Tunisian protesters burned down a regional national security headquarters near the Algerian border, prompting authorities to send in troops after police retreated, witnesses said, as unrest over prices and taxes raged on nationwide. - Reuters
The 'Indo-Pacific' — Redrawing the Map to Counter China
President Donald Trump, national security advisor H.R. McMaster and Secretary of State Rex Tillerson have begun using the term “Indo-Pacific” in recent months to refer to the region that extends from the west coast of the U.S. to the west coast of India. For decades previously, American leaders had called this swath of the globe the “Asia-Pacific,” or more recently as the “Indo-Asia-Pacific.”
As Rear Admiral (ret.) Paul Becker explains, "The new turn of phrases is significant, and it calls for strategic communications practices to reinforce this strategic concept."
Becker says the shift reflects the Trump administration's acknowledgement of the following:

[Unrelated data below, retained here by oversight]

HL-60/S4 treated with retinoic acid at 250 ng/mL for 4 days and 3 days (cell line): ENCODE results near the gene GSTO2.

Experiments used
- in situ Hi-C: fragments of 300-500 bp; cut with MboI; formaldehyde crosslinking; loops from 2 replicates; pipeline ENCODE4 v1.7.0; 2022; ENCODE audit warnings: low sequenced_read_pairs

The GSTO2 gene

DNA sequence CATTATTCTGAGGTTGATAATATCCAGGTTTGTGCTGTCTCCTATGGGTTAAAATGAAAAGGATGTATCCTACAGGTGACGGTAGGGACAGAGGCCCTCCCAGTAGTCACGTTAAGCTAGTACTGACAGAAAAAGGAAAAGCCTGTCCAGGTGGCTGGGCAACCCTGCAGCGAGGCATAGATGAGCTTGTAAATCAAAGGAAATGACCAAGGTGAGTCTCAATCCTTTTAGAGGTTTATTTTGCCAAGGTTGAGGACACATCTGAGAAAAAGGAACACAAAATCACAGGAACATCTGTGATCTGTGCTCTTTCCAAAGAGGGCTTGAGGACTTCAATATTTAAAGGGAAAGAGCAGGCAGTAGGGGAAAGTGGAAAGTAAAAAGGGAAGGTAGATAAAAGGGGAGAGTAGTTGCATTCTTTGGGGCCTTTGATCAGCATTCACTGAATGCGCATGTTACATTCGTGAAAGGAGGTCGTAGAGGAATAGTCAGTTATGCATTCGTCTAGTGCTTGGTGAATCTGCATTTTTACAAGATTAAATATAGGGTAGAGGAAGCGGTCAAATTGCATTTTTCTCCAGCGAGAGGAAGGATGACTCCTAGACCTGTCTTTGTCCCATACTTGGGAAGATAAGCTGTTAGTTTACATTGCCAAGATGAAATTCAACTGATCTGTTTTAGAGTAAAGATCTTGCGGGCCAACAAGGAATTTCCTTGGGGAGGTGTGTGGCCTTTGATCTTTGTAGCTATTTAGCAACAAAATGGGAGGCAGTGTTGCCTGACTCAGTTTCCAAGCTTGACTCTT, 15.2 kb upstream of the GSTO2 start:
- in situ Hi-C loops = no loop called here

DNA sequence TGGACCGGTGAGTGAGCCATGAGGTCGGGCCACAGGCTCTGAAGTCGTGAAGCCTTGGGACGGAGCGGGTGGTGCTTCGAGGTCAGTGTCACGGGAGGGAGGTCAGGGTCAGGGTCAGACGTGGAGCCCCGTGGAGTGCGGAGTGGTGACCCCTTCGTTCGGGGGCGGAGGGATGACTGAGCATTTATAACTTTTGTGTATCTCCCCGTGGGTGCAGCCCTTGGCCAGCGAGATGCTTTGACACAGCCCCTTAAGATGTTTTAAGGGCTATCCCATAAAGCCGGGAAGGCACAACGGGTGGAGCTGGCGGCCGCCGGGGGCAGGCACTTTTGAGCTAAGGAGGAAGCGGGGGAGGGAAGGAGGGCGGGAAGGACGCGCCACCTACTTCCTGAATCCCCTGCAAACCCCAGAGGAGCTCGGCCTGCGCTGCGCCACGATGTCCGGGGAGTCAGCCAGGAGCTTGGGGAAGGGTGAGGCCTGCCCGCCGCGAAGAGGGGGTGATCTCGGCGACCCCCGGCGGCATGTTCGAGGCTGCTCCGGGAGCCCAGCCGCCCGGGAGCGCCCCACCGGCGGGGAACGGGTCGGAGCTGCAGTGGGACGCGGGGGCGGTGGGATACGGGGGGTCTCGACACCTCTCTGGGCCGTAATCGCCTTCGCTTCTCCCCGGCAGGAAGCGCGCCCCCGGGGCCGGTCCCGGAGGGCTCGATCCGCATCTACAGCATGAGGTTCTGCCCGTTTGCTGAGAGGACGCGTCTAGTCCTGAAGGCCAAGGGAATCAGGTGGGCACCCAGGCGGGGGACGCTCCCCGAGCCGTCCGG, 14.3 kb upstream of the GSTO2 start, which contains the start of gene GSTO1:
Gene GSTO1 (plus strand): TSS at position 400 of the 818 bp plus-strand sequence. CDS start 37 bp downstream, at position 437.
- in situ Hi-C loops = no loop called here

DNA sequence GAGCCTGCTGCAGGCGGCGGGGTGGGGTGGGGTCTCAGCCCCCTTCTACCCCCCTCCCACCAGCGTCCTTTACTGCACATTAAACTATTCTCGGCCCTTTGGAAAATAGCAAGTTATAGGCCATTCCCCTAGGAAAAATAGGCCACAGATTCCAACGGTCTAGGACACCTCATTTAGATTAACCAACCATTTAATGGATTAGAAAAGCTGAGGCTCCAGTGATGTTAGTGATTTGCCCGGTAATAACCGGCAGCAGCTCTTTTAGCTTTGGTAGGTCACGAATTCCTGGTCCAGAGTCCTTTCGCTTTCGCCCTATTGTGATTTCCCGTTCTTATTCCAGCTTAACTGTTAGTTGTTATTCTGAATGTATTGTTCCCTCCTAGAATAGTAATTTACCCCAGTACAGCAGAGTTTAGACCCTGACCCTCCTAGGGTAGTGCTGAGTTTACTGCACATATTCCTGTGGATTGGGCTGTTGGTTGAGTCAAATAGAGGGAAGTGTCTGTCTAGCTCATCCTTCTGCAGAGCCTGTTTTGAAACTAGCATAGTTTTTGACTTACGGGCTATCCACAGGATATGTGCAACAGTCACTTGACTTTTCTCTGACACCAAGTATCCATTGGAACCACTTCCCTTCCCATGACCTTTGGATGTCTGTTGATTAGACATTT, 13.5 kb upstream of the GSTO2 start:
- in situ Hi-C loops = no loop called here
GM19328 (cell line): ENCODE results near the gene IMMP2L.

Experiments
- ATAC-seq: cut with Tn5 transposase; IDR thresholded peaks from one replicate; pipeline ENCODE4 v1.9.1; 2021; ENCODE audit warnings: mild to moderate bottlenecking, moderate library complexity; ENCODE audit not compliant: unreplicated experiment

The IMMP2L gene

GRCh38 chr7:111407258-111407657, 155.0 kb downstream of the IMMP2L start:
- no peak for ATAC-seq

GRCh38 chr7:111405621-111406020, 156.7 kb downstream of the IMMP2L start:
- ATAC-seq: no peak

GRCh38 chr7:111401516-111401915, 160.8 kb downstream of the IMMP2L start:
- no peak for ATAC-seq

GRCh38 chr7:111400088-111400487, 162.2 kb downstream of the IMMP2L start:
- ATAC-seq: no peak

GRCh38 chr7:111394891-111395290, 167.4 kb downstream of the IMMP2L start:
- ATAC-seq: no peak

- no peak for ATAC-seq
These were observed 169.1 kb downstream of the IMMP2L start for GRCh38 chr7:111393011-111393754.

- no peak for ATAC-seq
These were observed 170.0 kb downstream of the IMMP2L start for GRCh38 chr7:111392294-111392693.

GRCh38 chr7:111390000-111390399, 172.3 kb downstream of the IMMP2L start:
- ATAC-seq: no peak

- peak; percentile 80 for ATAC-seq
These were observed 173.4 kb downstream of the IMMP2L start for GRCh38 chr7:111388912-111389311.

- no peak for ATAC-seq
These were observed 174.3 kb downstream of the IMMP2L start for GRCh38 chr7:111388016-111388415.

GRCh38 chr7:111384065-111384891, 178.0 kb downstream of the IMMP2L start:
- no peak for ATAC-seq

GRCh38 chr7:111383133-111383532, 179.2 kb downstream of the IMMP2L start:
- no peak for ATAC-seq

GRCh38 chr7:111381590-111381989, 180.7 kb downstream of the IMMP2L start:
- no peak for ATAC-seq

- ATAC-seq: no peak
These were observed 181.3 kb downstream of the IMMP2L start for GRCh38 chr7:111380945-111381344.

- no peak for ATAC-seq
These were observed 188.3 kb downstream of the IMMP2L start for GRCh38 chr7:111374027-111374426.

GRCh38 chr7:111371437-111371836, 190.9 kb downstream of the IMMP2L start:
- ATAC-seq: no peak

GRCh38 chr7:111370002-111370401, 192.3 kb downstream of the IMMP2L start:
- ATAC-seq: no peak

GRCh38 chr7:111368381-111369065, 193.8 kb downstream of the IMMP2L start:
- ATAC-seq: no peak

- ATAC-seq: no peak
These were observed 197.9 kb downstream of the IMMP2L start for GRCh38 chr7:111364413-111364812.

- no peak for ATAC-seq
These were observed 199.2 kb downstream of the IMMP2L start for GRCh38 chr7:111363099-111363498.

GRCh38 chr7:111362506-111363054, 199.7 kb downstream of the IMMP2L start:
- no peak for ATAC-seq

Pakistan’s main opposition party allies with ‘Taliban seminary’
BY KUNWAR KHULDUNE SHAHID
Imran Khan-led Pakistan Tehrik-e-Insaf and Darul Uloom Haqqania have agreed on an alliance on 'ideological' grounds, presenting a new threat to secular forces
Senior Pakistani officials warned that the U.S. suspension of security aid announced last week will push their country closer to China, Washington’s main rival for influence in Asia, as regional alliances realign. - Wall Street Journal
U.S. commanders have launched an investigation into video footage that appears to show an American service member firing into the cab of a civilian truck as the two vehicles pass on a road in Afghanistan, an action that could have violated the military’s rules of engagement and may hamper the alliance with the Afghan government. - Politico
Pamela Falk writes: Ending the 16-year conflict in Afghanistan has been fraught with trouble for two U.S. presidents and the leaders of its allied governments. Now the Trump administration is trying to get United Nations help, after reversing course on campaign promises to end the $700 billion conflict. - The Hill
Pakistan frees jihadist leader behind deadly uprising
Sufi Mohammed was responsible for the Taliban uprising in Swat and the peace agreement that put jihadists in control of a significant area of Pakistan from 2007 to 2009.